What I haven’t shown is the cassandra.yaml.template file. It is basically a copy of the cassandra.yaml file from a standard Cassandra installation, with a few changes:

  • cluster_name is modified to match your application name. This is just for human-readable purposes, so it doesn’t matter what you set it to.
  • allocate_tokens_for_keyspace: your_keyspace is uncommented and the keyspace is set to match your main keyspace. This enables the new token distribution algorithm in Cassandra 3.0. It allows for evenly distributing the data across nodes.
  • endpoint_snitch: Ec2Snitch is set instead of the SimpleSnitch to make use of AWS metadata APIs. Note that this setup is in a single region. For multi-region, there’s another snitch and some additional complications of exposing ports and changing the broadcast address.
  • As mentioned above, ${private_ip} and ${seeds} placeholders are placed in the appropriate places (listen_address and rpc_address for the IP) in order to allow substitution.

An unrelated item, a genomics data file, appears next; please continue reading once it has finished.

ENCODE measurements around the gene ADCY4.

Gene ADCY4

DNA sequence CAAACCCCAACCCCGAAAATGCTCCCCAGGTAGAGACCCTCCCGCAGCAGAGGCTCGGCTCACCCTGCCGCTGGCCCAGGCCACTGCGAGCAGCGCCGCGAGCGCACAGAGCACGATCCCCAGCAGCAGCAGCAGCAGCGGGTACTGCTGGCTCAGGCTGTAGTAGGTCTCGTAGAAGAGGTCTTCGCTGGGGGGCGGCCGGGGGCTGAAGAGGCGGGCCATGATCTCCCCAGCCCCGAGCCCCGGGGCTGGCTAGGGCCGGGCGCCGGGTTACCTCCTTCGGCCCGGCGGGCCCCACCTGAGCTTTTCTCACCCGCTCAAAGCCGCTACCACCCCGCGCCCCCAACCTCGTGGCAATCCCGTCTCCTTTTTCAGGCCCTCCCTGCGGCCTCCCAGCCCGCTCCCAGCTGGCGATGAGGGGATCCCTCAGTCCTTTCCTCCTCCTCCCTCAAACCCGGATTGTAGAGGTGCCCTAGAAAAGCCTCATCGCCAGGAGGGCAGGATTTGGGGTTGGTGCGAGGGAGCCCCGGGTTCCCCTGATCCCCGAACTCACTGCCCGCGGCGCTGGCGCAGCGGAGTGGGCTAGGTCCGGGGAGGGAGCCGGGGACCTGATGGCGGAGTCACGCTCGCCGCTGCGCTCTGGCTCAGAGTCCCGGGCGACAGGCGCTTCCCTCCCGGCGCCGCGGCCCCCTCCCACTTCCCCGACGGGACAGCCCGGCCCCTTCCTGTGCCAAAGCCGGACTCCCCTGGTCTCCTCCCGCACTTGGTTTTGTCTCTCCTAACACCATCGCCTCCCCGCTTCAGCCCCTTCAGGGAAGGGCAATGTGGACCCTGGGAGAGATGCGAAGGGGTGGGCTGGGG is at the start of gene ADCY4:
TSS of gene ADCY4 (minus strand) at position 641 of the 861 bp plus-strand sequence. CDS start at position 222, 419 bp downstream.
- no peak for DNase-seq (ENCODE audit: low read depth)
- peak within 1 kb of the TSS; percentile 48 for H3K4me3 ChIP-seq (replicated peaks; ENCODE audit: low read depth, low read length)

The lets you run a Cassandra cluster as part of your AWS stack, which is auto-scalable and doesn’t require any manual intervention – neither on setup nor on scaling up. Well, allegedly – there may be issues that have to be resolved once you hit the use cases of reality. And for clients to connect to the cluster, simply use the load balancer DNS name (you can print it in a config file on each application node).

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Topics:
standard ,cluster ,functions ,cassandra ,load balancer

Published at DZone with permission of Bozhidar Bozhanov, DZone MVB. See the original article here.